“There have been major changes that put students under greater pressure, but they seem to be doing well,” she adds. “Students were required to take tests on the clinical and if they went lower than the 43 percentile, [they] were required to retake the test. Seniors take more comprehensive tests, but many students just don’t do well on standardized tests. “We have to drill over and over again to prepare students,” Whiting admits.

Instead of closing the program, the school should be given a chance to make it work, suggests Smith. “We didn’t start out with all the computer programs that we have now. Change comes over time and I feel they didn’t give us enough time.

“My class was the first affected by [the] new entrance and retention requirements,” explains Smith. “It’s better to judge our class, not the last class. We’re hoping that our class and the class of 1998 do well. [Then] the school should have no reason to close the program.”

Although Whiting says, “We don’t think what the board did was wrong in terms of interpretation,” she feels that the board’s interpretation was very narrow, considering it’s a relatively new program. “If you make a change in a program, it takes four years to prove it works.”

If the appeal is denied, S.C. State administrators can submit a proposal to start a new nursing program at a later date. The proposal would then have to be approved by the nursing board and the state’s Commission on Higher Education.

Helped Offered From Those Who Have Been There S.C. State isn’t the first HBCU to face closure of its four-year nursing program. Three schools in North Carolina faced the same dilemma in the late 1980s, but those schools have rebounded and now consistently score about the 90 percentile.

“I believe there should be a link up between successful schools and those floundering,” says Tucker-Allen. “I don’t know why they don’t form coalitions.” In an effort to help S.C. State avoid closure, Dr. Sylvia Flack, Winston-Salem State University’s (WSSU) Director of Nursing, spoke on behalf of the ailing school. She told the board how her school fought extinction in 1989 and volunteered to serve as a consultant to S.C. State.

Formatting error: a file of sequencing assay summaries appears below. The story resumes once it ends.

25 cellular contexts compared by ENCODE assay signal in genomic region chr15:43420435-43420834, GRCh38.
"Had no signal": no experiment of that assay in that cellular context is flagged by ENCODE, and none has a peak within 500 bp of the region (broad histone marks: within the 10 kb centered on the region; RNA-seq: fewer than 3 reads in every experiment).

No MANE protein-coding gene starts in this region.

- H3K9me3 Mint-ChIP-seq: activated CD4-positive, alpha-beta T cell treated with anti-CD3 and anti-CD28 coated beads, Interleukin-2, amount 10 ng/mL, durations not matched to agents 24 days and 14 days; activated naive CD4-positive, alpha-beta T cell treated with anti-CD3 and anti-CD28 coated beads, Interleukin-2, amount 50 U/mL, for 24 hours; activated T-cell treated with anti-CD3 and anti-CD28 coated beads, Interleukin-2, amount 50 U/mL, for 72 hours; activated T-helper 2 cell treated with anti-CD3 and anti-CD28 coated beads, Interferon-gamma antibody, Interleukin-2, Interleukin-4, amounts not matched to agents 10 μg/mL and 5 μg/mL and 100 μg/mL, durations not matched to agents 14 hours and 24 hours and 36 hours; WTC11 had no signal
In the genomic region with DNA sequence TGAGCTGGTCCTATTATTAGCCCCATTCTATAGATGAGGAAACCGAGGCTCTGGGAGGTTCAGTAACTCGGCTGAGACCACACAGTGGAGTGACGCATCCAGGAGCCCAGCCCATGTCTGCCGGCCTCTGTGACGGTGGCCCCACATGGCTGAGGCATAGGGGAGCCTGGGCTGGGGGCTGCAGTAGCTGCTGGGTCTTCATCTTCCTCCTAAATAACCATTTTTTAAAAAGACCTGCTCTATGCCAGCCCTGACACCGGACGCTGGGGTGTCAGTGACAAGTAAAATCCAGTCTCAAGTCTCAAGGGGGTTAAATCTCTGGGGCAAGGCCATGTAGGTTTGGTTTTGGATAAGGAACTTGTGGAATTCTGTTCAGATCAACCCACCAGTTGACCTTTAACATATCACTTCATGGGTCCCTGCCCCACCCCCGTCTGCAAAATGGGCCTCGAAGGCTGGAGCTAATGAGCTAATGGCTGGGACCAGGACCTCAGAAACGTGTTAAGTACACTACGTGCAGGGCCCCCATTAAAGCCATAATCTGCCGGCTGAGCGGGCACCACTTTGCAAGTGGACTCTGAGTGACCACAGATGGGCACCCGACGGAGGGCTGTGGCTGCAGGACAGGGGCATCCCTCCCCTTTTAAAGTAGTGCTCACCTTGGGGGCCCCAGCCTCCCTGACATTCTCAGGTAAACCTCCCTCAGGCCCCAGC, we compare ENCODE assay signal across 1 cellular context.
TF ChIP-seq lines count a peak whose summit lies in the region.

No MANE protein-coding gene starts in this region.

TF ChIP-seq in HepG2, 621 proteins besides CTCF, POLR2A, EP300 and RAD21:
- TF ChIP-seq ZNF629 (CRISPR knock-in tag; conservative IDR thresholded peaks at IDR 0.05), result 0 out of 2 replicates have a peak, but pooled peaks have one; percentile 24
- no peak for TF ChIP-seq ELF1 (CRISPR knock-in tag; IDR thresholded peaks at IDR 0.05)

The threat to WSSU came from the North Carolina Board of Governors, not the state nursing board, and the first thing that the institution did was organize its nursing alumni into a political force.

“We could not produce students in 1989 who could pass and that’s how I ended up here,” admits Flack, a WSSU nursing program alumna. The program quickly began increasing enrollment. The student population climbed from thirty to more than 174 in the four-year program. The school also has 135 students in the R.N.-to-Bachelor’s in Science nursing program and five outreach programs. Also, in collaboration with the University of North Carolina-Charlotte, WSSU has started a master’s in nursing program.

“We had to get our board scores up to 85 percent and in 1990 we had to go above 90 percent. At this time, we can’t make under 90 percent two consecutive years,” Flack says. North Carolina’s nursing board requires the school to stay above 75 percent.

“It’s not difficult if you have things working together–if you have faculty who realize what they need to do, if you have a strong curriculum, and you have students who are willing to learn,” advises Flack. “We have a strong retention plan. We expect students to master a certain level. We teach based on a philosophy that everybody can learn the same thing, given the right amount of time.”

But Flack acknowledges that Black students traditionally do not score well on standardized tests. And she insists that the problem is not content, suggesting that if students are properly assessed and diligently guided through the clinical requirements, 95 percent of them would pass. “We literally work with them a week and give them a test comparable to the state board. If they don’t pass, they do it again,” Flack says.

Also, the program at WSSU has evolved into a diversified one–something that happened without planning. Although “the Black student population increased five times, about 50 percent of [current] students are African Americans and 50 percent are [of] European [extraction]–white, European American, European, and International,” according to Flack, who adds that some student transfers are licensed practitioners and paramedics seeking a Bachelor of Science in Nursing.